Examples of nanoparticles compositions which comprise treated montmorillonite nanoclay particles and compatibilizer, also called masterbatches, include, but are not limited to, NanoBlend™ 1201 and NanoBlend™ 1001 (PolyOne Corp., Avon Lake, Ohio), both of which comprise between about 38% and 42% treated montmorillonite nanoclay particles.
For the purposes of this invention, the weight of nanoparticles in the monocomponent nanocomposite fibers is specified on a treatment-compound-free basis, i.e., the nanoparticles without the treatment compounds. For inorganic nanoparticles, the weight of nanoparticles can be considered to be the residual amount after burning the nanoparticles or fibers in a furnace at 900° C. for 45 min. In one embodiment, the weight of nanoparticles in the monocomponent nanocomposite fibers is between about 0.1% and about 30%. In another embodiment, the lower limit on the weight of the nanoparticles may be about 1%. In still another embodiment, the lower limit may be about 2%. In yet another embodiment, the lower limit may be about 3%. In still yet another embodiment, the lower limit may be about 4%. In another embodiment, the upper limit may be about 25%. In yet another embodiment, the upper limit may be about 20%. In still another embodiment, the upper limit may be about 10%. The amount of the nanoparticles present in the nanocomposite fibers may be varied depending on the target product cost and the desired properties of the fibers.
The polymer and nanoparticles compositions may be mixed together in the melt so that the origination of composition and nanoparticles is not determinable. This mixing can be done either in a discrete step, commonly referred to as “precompounding”, or done in situ with the process in which the monocomponent nanocomposite fibers are created. In one embodiment, the polymer composition is mixed with the nanoparticles composition in a precompounding step or in situ with the process in which the fibers are created. In another embodiment, the polymer composition is mixed with nanoparticles composition comprising treated montmorillonite clay nanoparticles in a precompounding step or in situ with the process in which the fibers are created. In yet another embodiment, the polymer composition is mixed with the nanoparticles composition comprising treated montmorillonite clay nanoparticles and copolymer of propylene and maleic anhydride in a precompounding step or in situ with the process in which the fibers are created.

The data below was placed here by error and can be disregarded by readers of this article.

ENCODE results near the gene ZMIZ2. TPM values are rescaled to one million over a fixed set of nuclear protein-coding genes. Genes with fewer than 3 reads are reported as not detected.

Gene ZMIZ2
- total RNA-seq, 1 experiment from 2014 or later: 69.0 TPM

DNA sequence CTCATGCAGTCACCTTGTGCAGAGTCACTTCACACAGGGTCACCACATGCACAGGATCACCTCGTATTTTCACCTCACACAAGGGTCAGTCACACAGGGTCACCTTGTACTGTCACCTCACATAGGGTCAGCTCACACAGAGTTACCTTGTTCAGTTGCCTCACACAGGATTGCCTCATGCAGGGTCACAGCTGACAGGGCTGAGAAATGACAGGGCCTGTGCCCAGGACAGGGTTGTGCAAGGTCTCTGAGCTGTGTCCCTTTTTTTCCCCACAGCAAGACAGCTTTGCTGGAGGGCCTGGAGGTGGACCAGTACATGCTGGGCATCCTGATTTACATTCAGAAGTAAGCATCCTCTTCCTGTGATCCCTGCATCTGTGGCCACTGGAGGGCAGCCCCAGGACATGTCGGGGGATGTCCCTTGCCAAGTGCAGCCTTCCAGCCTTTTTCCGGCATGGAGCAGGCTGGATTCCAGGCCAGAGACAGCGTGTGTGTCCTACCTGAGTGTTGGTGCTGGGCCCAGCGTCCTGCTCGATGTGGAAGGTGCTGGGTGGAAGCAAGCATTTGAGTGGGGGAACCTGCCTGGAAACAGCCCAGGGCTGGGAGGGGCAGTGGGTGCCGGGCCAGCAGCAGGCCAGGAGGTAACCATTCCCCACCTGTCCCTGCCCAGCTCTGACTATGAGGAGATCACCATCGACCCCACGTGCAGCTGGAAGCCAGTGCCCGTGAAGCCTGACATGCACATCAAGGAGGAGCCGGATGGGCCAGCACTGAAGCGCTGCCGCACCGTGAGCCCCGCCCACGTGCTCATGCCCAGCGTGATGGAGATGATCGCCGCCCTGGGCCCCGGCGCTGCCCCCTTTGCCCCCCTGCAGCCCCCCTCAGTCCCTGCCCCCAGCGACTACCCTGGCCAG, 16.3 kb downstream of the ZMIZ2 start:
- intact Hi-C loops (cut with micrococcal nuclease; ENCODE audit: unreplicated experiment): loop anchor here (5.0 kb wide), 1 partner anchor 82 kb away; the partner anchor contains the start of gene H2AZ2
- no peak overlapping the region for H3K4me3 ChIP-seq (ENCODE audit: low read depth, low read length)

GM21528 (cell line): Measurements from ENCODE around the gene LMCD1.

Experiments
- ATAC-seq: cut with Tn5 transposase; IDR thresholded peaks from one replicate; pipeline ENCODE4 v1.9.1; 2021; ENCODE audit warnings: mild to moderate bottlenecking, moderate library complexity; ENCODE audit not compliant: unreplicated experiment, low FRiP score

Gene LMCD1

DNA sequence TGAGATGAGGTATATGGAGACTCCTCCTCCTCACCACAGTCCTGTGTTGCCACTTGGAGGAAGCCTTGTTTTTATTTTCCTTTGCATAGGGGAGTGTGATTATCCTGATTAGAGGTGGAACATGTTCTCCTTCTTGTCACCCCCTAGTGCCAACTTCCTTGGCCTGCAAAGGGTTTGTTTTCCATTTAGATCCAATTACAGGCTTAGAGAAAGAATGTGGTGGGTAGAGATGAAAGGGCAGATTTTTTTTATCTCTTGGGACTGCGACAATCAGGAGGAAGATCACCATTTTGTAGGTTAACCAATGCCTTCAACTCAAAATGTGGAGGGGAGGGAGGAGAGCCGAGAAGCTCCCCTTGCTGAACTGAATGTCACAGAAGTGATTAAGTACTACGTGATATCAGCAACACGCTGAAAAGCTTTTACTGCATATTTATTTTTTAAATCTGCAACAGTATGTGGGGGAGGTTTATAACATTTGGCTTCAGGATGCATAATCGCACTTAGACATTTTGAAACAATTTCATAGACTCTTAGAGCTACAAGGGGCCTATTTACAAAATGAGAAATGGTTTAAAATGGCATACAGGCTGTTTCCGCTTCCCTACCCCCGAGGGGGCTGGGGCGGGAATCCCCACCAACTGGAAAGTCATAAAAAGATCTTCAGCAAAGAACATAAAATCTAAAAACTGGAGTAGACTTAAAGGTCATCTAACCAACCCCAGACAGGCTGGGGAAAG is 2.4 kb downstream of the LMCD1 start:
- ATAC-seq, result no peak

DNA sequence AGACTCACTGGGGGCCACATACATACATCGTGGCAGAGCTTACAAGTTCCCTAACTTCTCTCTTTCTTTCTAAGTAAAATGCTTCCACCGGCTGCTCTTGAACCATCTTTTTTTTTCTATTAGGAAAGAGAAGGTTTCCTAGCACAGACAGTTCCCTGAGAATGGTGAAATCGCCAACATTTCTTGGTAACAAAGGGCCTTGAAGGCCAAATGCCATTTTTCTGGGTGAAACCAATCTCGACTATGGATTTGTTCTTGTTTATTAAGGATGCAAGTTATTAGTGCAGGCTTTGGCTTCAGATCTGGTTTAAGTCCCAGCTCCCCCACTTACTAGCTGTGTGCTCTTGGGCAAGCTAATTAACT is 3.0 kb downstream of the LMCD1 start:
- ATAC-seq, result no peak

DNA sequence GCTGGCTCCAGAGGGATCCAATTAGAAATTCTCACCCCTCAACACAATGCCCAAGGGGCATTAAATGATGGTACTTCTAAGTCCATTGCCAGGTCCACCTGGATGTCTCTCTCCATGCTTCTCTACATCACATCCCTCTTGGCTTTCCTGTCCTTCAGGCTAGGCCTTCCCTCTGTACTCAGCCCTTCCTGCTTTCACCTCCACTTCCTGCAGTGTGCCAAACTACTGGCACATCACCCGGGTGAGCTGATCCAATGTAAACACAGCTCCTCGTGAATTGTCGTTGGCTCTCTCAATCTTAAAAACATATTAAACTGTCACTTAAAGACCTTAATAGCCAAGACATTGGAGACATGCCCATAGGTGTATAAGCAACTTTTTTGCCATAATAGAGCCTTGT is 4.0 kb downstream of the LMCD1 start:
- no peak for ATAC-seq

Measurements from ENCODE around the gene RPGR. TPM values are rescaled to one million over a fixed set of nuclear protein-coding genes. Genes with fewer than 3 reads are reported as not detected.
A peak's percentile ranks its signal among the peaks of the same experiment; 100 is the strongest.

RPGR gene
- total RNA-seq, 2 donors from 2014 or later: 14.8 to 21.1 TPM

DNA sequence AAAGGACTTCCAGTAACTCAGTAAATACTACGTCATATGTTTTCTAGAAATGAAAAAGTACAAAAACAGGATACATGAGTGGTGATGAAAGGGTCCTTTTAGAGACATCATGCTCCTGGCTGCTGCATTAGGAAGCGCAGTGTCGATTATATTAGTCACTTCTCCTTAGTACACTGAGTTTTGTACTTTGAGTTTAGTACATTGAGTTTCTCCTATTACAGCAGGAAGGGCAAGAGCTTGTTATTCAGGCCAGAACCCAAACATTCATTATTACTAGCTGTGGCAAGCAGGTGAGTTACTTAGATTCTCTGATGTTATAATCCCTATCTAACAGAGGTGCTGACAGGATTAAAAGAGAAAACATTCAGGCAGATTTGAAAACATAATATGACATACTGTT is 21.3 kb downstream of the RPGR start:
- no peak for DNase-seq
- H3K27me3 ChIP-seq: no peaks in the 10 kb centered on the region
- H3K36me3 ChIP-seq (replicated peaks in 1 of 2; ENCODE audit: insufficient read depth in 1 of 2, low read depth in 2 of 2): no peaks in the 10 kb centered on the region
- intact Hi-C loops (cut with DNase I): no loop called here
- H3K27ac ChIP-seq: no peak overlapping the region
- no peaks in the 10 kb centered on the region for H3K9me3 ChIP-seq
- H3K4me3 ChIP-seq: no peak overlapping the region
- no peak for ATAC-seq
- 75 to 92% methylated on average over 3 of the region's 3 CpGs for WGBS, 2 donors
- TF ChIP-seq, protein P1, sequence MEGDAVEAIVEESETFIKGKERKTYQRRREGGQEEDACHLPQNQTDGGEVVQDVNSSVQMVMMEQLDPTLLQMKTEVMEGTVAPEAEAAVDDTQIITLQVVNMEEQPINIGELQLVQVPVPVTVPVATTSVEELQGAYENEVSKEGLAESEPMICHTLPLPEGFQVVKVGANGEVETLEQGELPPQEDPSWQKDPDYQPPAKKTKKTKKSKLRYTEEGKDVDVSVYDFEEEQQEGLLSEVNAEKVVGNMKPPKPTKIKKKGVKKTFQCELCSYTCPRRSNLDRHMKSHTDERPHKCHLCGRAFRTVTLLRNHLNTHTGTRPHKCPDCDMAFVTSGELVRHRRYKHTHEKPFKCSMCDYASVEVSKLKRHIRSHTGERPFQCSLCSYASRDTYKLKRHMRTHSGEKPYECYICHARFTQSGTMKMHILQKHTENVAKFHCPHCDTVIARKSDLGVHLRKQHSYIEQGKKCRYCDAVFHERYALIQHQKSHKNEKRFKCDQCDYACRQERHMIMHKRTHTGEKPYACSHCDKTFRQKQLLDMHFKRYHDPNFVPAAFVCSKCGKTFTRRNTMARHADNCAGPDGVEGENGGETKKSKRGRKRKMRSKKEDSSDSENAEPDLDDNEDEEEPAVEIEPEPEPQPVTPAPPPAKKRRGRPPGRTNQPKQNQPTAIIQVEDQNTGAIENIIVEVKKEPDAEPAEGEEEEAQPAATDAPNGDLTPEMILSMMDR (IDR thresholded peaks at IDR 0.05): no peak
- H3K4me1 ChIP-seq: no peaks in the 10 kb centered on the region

In one embodiment, the nanoparticles comprise nanoclay particles that have been exfoliated by the addition of ethylene vinyl alcohol (EVOH). As a non-limiting example, a nanoclay montmorillonite material may be blended with EVOH (27 mole percent ethylene grade). The combination may then be blended with a polypropylene polymer and the resulting combination may be formed into monocomponent nanocomposite fibers.
In one embodiment, the nonwoven web comprises monocomponent fibers, the monocomponent fibers comprise nanocomposite fibers, and the nanocomposite fibers comprise polypropylene, copolymer of olefin and maleic anhydride, and treated montmorillonite clay nanoparticles, wherein the polypropylene has a melt flow rate of about 35 g/10 min, the weight of the copolymer of olefin and maleic anhydride in the monocomponent nanocomposite fibers is about 6%, the weight of the treated montmorillonite clay nanoparticles in the monocomponent nanocomposite fibers is about 2.4%, and the nonwoven web has a CD elongation index of at least about 1.5 relative to a comparable nonwoven web without nanocomposite fibers.